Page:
Historical and Technical Insights on Mobile App Testing
Jul 23, 2022
Since the early/mid-2010s, smartphones –and therefore, mobile apps– usage, literally exploded. Almost 4 billion users were registered in 2016, which grew up to more than 6 billion in 2021, and projected to scale up to at least 7,5 billion in 2026. This would be practically like having one smartphone per world inhabitant. That is a real lot of devices, constantly searching and retrieving information, downloading software from and uploading content to the internet. It’s a level of intensity and extent of usage never seen before for a technological device, which explains and justifies the need for rigorous QA in order to achieve the proper level of stability, usability and security any valuable product should have.
As is widely known, Android and iOS dominate the smartphone market in terms of operating systems; however, Android runs on a multiplicity of vendor hardware platforms, something which makes it both hugely more popular –over 70% market share– as complex to test mobile apps on.
iOS on the other hand, is rather more exclusive, since its availability is reduced to Apple devices, but that’s one of its strong points: it makes iOS apps easier to be tested, hence making more room for quality improvement.
In the mobile world, there are several types of apps, defined by their requirements and complexity. The three most common types are native, web and hybrid apps.
Native mobile apps are the ones built for a specific software or hardware platform, given their more direct –lower level– interaction with it. This application type does for faster and more versatile apps, since not only they can better interact with the platform but can also take advantage of features specific to their architecture. Given the use of native SDKs, higher consistency is achieved and so more stable UIs can be built. Also, native mobile apps are distributed via their respective platform stores, which centralize and facilitate the availability of curated and secure apps, as well as providing users the support they need from the app developers. As a deemable downside, native mobile apps require higher expertise and more time for their development, as well as more frequent updates, due to the intricacies and specificity implicit at platform and language level.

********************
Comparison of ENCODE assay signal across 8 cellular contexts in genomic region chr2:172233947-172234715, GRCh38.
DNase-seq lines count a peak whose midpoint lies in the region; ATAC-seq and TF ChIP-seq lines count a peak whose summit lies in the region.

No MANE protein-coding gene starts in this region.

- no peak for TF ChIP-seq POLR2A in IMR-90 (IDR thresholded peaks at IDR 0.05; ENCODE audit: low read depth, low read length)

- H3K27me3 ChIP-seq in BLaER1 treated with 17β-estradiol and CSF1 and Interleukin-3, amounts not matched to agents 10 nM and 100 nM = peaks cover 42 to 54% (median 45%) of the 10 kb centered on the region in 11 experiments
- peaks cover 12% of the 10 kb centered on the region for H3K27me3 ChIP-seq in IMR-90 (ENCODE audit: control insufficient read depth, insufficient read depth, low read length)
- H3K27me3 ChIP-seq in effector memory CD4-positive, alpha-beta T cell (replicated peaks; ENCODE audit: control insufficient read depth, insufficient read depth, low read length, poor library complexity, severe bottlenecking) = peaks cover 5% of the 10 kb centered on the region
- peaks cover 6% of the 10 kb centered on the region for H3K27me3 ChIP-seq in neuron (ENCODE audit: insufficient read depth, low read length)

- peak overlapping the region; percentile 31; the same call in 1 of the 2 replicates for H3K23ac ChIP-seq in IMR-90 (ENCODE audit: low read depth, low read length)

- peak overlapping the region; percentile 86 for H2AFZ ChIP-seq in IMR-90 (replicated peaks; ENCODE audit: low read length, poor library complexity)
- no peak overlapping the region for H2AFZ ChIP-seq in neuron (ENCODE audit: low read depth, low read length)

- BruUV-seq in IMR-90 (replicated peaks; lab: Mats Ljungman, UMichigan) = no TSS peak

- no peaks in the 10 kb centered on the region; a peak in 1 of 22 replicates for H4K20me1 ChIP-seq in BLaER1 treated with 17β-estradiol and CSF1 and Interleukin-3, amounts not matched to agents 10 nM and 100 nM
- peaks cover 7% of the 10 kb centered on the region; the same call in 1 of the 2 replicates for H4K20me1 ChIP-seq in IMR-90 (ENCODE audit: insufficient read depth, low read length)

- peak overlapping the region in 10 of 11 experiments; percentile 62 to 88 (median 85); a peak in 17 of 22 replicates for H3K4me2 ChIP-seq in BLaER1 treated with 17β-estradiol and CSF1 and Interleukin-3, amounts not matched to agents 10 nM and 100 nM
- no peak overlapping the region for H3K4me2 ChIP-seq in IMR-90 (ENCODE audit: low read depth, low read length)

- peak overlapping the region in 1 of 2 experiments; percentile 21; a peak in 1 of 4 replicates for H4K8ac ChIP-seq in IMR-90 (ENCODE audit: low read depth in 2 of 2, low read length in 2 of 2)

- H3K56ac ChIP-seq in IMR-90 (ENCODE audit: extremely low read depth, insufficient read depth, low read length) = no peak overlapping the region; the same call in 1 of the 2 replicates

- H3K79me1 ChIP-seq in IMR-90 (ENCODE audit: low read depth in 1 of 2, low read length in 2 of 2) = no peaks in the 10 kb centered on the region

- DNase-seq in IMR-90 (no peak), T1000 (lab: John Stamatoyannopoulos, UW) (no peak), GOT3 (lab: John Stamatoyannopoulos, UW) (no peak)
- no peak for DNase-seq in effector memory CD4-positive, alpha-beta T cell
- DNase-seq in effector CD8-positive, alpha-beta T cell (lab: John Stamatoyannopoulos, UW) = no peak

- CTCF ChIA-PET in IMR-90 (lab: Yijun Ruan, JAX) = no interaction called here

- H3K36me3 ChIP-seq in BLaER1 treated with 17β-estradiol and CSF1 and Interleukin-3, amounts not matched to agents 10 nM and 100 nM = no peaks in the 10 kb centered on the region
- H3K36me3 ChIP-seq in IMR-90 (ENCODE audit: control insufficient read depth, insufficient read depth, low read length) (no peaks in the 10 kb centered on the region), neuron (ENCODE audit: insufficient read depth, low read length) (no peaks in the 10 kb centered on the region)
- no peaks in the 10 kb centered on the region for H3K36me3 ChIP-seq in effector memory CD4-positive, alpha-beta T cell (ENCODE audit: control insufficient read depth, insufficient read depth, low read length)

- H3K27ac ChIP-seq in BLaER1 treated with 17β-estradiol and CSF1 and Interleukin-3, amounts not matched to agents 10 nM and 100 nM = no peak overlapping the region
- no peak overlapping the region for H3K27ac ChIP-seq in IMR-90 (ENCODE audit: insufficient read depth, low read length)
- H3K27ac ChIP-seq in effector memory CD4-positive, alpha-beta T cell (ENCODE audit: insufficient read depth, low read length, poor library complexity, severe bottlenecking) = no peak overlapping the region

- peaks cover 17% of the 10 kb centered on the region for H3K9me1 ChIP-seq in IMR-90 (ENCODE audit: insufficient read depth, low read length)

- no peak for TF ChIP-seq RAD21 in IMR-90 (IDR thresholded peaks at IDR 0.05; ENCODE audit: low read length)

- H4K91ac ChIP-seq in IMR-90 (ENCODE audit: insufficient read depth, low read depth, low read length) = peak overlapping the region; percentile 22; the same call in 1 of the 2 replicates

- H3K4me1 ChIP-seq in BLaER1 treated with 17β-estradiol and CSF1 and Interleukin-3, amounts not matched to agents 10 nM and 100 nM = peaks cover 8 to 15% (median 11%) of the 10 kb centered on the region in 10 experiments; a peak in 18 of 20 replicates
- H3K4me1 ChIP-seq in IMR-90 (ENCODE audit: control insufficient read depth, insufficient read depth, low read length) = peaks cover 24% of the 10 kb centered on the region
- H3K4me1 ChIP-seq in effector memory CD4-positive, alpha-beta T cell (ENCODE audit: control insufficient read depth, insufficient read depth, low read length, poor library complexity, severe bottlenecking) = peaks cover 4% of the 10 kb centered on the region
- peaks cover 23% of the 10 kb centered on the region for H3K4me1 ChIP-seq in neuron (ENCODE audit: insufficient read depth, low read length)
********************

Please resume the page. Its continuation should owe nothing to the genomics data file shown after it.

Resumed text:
Web apps are served through a website which can be viewed on basically any web browser, hence being portable by definition. A responsive UI design makes web apps adapt to different devices and screen resolutions and therefore highly usable. Some of web apps advantages are their ease in deployment and maintenance, something which also makes them cost-effective due to reduced development and testing costs. Performance and security can be weak points, especially when the application scales in size and complexity.